For alcohol, I’m usually a wine-and-beer girl. This time of year, though, I want even my alcohol to be warm. And if there’s no mulled wine available*, my need for warmth usually means moving into hard alcohol territory. Life is hard.

Luckily, warm apple cider is wondrously amenable to spiking. I’ve recently been enjoying it in these two ways: (1) with a serious punch of bourbon (members of my book club asked if I was trying to kill them); and (2) with the gentler and subtler addition to Domaine de Canton ginger liqueur, which is replacing St. Germain elderflower liqueur as my cocktail obsession. Either one is an excellent solution for a cold winter’s night.

*I’ve had mulled beer, too, and do not recommend it.

Hot buttered bourbon and cider
From Epicurious

2 cups apple cider
1/2 cup water
3 tablespoons (packed) golden brown sugar
4 whole cloves
1 cinnamon stick
3 tablespoons chilled unsalted butter
3/4 cup bourbon
2 1/2 tablespoons fresh lemon juice
Ground nutmeg

Bring first 5 ingredients to simmer in medium saucepan. Remove from heat; cover and let steep 15 minutes. Add 2 tablespoons chilled butter to saucepan; bring to simmer. Remove from heat. Stir in bourbon and lemon juice. Strain into large measuring cup. Divide hot cider among 4 mugs. Cut 1 tablespoon butter into 4 pieces. Add 1 piece to each mug. Sprinkle nutmeg over.

Serves 4.

Cider cocktail with ginger liqueur
From The Kitchn

2 ounces Domaine de Canton ginger liqueur
a shot of dark rum or whiskey (optional, if gentle isn’t your thing)
2 ounces fresh apple cider
1/2 ounce fresh lemon juice
cinnamon stick for optional garnish

Simmer cider in a small saucepan on the stove (add a cinnamon stick if desired). Add fresh lemon juice and Domaine de Canton and continue to heat briefly. Pour into a small cup or mug.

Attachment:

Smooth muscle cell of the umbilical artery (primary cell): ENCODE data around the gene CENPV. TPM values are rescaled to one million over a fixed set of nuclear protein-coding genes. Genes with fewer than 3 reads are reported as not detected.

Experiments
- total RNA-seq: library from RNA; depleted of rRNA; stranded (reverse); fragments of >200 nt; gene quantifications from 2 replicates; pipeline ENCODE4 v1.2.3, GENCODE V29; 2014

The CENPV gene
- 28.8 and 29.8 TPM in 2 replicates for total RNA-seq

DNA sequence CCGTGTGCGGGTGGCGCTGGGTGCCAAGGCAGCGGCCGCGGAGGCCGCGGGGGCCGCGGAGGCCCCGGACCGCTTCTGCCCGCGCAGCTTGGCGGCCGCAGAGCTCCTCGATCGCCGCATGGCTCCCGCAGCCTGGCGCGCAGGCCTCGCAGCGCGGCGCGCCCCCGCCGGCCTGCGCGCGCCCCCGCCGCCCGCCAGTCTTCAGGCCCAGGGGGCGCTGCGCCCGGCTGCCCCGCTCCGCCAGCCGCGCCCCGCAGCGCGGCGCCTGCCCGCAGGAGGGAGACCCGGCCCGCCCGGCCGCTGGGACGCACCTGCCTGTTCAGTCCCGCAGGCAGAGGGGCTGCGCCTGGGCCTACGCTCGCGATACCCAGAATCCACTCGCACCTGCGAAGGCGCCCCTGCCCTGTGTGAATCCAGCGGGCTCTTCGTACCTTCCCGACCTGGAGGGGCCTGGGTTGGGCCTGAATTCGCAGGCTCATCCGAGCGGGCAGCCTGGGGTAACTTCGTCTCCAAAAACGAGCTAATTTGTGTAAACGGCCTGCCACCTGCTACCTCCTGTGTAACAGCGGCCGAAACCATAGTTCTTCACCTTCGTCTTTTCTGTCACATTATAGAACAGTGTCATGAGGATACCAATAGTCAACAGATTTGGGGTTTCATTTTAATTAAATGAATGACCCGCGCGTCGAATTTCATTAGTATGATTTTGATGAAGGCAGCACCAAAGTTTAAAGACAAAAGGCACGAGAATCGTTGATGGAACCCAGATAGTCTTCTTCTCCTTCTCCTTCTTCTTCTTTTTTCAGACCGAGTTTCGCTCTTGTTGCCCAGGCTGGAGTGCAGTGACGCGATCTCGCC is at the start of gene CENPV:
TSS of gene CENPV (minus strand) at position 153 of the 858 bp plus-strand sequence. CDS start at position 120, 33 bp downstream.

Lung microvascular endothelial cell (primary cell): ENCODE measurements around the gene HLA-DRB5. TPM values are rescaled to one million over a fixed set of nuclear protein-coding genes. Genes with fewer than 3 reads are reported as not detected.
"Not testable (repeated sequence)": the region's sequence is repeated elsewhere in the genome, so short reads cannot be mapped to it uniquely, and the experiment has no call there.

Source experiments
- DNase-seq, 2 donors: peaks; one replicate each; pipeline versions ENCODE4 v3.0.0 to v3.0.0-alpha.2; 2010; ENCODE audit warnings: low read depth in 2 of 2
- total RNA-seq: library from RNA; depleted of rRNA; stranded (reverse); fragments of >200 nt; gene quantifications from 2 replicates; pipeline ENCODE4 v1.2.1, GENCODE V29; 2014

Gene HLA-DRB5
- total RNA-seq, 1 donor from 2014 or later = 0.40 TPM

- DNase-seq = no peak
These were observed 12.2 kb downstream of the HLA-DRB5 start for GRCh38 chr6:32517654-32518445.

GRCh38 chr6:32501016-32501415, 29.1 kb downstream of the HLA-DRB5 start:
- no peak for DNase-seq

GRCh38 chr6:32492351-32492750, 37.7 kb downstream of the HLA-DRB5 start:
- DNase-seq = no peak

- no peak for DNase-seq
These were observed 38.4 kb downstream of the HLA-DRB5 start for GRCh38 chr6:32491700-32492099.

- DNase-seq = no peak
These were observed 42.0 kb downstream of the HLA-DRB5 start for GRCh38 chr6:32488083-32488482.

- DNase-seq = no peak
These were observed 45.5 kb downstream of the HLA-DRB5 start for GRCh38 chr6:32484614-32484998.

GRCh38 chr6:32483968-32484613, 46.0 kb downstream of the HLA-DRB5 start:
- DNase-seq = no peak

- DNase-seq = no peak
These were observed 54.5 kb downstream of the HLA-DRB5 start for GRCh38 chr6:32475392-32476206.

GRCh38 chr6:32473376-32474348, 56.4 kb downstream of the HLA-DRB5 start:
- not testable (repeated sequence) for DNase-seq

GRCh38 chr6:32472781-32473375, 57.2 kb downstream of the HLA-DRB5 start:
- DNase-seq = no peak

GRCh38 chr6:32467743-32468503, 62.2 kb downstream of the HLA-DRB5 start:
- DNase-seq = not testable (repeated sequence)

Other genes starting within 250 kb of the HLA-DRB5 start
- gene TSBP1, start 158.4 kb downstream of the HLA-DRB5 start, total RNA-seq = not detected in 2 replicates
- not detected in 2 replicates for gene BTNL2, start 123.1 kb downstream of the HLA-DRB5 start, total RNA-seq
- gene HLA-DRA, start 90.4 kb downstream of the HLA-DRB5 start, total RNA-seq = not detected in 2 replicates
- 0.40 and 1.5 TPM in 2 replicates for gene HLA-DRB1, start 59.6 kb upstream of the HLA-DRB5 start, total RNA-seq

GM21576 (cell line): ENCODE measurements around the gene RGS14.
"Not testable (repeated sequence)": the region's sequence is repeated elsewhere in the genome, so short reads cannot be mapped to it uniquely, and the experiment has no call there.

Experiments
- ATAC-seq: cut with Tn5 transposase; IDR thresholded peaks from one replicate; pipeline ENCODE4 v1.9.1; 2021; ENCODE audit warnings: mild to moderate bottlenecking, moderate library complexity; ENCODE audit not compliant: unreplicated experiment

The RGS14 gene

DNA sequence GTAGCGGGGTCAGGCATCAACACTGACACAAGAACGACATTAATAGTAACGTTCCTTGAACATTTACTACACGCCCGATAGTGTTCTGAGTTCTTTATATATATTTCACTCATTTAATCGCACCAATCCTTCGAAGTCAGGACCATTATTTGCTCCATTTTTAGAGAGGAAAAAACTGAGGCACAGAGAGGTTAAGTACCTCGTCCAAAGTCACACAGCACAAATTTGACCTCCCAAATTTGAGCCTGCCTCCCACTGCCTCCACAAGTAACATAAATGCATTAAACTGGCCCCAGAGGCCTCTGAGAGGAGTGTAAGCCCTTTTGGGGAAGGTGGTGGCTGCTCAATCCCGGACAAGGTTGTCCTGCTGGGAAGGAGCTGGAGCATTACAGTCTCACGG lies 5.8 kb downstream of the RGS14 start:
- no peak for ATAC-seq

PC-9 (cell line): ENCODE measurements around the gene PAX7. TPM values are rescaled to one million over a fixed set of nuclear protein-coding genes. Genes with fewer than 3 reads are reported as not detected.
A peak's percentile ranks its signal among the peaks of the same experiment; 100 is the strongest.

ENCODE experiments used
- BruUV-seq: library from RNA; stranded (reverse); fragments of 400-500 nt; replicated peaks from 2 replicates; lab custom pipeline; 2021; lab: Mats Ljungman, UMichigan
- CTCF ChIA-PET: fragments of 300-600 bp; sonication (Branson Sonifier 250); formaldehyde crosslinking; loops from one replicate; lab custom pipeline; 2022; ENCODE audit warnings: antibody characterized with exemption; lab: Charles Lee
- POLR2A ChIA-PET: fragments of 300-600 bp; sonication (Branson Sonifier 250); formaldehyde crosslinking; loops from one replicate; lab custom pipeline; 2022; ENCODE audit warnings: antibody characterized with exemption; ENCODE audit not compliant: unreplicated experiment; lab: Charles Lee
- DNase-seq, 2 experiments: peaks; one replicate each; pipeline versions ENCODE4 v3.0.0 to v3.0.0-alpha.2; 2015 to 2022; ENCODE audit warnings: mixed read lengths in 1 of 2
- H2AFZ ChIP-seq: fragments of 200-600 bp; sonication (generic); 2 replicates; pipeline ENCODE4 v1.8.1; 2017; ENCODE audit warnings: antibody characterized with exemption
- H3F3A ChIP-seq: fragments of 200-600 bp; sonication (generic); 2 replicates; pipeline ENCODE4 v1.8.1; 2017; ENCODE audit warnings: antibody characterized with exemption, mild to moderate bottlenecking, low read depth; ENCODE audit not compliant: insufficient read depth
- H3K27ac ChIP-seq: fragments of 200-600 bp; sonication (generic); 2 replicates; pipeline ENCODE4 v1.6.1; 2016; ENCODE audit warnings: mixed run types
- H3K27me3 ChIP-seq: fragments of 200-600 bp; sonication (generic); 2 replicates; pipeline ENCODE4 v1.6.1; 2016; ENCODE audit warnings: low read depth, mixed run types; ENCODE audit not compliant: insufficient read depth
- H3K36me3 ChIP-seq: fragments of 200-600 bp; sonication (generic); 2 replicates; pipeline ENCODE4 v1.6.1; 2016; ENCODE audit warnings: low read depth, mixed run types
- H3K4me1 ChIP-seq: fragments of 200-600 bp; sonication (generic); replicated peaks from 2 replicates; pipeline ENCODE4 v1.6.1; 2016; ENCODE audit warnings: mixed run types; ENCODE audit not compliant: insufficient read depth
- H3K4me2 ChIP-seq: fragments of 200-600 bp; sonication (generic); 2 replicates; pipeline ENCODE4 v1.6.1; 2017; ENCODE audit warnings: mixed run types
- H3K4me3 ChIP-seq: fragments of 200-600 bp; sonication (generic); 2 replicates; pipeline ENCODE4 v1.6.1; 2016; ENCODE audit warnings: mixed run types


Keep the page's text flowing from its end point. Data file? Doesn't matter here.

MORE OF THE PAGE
Serves 1.


It’s hard to get enough fruits and vegetables every day, even when you have deep and abiding love for them. Luckily for me, I also have deep and abiding love for V8. I don’t need it to stand up straight so much as to feel emotionally fulfilled.

A couple of years ago, though, I learned that my beloved V8 is preposterously high in sodium.  I switched to low-sodium V8, only to find that it has a strange, off, taste.  I doctored it with Tabasco and lemon juice, and all was well.

But only in the past few months have I realized that my deep and abiding love for tomato-based juice products extends to Bloody Marys.  And a Bloody Mary without the alcohol is still pretty darn delicious. So now–adding healthy doses of worcestershire sauce, horseradish, and celery salt, along with the Tabasco and lemon juice, directly to the V8 bottle–I’ve turned my daily glass of vegetables into a Virgin Mary. And the bottle’s all mixed up and ready to satisfy all your non-virgin brunch needs.


Where's the vodka? (In the freezer)

We will leave for another day the perplexing question of why I love V8 and Bloody Marys yet detest raw tomatoes.  Someday science will solve this eternal dilemma.